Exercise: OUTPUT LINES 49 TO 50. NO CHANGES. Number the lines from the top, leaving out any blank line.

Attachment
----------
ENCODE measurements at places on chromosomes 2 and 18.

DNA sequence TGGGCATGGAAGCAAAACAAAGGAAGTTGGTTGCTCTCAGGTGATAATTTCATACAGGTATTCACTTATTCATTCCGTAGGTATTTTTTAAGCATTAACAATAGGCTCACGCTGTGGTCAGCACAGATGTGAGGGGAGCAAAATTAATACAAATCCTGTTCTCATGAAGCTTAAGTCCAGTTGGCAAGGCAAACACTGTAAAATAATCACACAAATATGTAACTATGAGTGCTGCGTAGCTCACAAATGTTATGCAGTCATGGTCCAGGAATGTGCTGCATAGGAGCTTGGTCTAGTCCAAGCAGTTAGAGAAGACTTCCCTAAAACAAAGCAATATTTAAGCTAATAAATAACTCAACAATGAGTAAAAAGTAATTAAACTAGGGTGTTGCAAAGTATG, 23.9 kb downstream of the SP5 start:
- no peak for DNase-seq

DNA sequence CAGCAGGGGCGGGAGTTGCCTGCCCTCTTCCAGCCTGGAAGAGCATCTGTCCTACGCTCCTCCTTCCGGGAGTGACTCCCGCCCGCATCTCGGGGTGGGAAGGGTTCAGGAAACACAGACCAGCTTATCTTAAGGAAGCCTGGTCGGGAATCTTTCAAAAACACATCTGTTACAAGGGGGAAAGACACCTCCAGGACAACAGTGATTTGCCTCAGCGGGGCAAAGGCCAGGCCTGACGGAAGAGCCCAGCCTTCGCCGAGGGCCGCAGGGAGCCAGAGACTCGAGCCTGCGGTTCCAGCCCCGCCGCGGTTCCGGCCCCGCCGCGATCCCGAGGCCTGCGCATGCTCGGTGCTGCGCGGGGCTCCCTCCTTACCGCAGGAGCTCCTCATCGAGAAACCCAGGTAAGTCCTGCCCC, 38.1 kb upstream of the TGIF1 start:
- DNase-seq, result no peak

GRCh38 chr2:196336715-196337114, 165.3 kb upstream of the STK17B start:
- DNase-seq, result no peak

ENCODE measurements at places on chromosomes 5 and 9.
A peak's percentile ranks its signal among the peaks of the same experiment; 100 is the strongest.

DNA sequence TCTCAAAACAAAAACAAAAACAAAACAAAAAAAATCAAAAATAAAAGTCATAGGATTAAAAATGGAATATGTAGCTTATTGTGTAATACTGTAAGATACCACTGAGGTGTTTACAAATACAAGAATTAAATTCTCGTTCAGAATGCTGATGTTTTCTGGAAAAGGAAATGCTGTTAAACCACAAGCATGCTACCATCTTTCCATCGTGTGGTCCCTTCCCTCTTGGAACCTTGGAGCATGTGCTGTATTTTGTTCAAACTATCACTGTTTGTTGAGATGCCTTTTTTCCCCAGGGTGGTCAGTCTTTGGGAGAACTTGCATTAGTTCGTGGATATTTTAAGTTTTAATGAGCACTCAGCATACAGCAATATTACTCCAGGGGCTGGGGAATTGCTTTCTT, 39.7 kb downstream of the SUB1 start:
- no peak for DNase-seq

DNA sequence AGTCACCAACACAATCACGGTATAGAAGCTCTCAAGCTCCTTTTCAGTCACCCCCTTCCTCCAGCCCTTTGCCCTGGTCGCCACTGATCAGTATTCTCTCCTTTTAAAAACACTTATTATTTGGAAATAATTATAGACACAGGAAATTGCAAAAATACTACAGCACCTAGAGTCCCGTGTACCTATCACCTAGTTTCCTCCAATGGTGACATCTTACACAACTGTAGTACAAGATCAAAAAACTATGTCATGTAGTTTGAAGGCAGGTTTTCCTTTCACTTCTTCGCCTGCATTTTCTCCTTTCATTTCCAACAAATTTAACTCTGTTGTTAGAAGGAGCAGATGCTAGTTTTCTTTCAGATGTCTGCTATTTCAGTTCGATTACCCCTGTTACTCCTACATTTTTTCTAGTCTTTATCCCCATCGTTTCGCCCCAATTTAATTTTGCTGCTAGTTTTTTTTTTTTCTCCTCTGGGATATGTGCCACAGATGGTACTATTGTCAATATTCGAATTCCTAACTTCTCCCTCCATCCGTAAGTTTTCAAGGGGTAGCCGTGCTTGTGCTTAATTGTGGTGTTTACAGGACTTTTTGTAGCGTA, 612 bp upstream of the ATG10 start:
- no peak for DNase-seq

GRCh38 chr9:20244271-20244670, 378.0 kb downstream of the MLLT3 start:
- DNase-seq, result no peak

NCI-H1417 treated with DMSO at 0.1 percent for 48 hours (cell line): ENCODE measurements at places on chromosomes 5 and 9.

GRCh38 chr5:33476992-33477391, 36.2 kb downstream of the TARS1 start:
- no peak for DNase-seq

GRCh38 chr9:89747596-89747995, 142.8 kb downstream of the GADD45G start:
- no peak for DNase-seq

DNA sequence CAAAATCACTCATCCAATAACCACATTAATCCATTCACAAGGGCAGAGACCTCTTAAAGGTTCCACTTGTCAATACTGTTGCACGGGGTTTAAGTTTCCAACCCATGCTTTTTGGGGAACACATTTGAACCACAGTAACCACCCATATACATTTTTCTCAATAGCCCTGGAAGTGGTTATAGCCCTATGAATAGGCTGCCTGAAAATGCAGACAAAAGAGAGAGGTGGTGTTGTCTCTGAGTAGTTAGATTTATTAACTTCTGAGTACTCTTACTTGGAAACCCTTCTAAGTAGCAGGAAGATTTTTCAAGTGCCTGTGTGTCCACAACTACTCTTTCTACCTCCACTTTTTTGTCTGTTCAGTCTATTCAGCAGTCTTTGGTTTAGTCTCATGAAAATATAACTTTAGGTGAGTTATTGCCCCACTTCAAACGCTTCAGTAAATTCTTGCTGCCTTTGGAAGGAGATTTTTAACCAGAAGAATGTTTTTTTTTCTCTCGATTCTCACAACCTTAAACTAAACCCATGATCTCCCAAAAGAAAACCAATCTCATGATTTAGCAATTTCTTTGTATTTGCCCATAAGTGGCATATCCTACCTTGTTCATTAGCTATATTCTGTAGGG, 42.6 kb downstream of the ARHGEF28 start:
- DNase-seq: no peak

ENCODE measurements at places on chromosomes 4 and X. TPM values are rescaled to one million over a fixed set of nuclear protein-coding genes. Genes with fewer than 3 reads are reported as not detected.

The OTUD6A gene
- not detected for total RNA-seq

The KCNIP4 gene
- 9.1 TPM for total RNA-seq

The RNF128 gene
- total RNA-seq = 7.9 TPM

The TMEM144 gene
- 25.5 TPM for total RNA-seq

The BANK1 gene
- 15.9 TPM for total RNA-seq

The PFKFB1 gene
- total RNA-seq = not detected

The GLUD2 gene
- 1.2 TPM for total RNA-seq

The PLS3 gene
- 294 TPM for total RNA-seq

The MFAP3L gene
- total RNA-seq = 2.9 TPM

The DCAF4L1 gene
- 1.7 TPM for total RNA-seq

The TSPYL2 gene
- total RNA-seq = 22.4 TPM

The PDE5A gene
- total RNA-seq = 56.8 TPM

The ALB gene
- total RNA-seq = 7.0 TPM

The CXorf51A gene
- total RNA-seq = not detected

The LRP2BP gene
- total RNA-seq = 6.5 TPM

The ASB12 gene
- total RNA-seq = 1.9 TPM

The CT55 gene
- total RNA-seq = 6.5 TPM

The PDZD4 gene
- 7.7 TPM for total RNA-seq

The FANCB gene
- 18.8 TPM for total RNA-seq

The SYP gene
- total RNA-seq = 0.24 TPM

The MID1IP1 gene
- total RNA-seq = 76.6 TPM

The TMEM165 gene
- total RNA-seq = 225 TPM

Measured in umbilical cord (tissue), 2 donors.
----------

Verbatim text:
- total RNA-seq = 7.0 TPM

The CXorf51A gene